The Westfield Shopping Centre’s 50-foot-tall, upside-down Christmas tree—as seen all over Instagram last holiday season—returns for a second year suspended from the San Francisco mall’s signature dome. While the official lighting will happen on November 30, shoppers can see it in all of its inverted glory today.
The chandelier-like tree, covered in crystals, first appeared in 2016, when Curbed SF praised the mall’s designers for creating a holiday visage that would attract social media tags throughout the season.
Even Target and Amazon now sell artificial trees designed for inverted display (to the confusion of some), although none of these examples include Westfield’s additional innovation of hanging the tree high above visitor’s heads.
The Yuletide trend even managed to deliver some controversy, as a former Trump campaign advisor chided the trend on Fox News, dubbing it “everything that is wrong” in America.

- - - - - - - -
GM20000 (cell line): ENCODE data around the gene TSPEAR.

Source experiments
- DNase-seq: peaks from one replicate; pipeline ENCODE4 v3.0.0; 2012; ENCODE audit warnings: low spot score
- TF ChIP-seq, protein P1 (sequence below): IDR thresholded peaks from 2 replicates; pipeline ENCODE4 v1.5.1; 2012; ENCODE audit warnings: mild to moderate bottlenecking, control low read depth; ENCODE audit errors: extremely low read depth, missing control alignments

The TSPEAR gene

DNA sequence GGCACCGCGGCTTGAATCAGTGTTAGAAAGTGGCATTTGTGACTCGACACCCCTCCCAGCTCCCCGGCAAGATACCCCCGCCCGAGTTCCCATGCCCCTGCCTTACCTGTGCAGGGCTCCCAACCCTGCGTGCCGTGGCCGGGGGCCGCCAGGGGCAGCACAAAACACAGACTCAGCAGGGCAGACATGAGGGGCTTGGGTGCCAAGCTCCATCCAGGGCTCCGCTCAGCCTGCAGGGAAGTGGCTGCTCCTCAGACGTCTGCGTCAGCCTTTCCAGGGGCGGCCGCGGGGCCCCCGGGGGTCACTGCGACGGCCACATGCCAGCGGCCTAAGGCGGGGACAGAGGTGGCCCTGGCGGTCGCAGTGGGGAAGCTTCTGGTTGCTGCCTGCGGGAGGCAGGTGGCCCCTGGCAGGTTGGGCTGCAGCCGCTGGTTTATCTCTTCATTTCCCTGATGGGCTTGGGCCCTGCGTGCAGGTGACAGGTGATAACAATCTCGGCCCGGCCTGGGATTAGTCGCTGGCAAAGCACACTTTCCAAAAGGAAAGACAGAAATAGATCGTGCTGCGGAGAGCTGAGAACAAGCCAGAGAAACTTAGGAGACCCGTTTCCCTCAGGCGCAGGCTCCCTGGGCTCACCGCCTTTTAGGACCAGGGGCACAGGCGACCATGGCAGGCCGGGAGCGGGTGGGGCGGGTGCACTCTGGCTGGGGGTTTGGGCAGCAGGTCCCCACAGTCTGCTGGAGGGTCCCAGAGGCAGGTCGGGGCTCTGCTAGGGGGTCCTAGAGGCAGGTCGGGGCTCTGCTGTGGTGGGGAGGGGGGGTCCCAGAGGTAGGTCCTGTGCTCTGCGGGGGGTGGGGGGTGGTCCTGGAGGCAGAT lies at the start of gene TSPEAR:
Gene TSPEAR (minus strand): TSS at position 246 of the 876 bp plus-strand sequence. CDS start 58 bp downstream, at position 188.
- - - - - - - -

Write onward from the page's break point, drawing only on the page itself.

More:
However, the Spruce, a home decor site, claims that newfangled tree hanging practice go back a long way:
If you've seen upside-down Christmas trees for sale in stores or through online vendors and thought they were modern, space-saving versions of traditional Christmas trees, think again. The tradition of hanging a Christmas tree upside down from the ceiling is an old one in Central and Eastern Europe.
The first records of a tree being decorated date to the 1500s at Riga, Latvia. The early trees were a symbol of the Paradise Tree in the Garden of Eden and were decorated with food and flowers to denote abundance.
Upside-down Christmas trees are common among many Slavic groups—Carpatho-Rusyns, Poles, Slovaks, and Ukrainians.
The official Westfield tree lighting takes place November 30 at 6 p.m.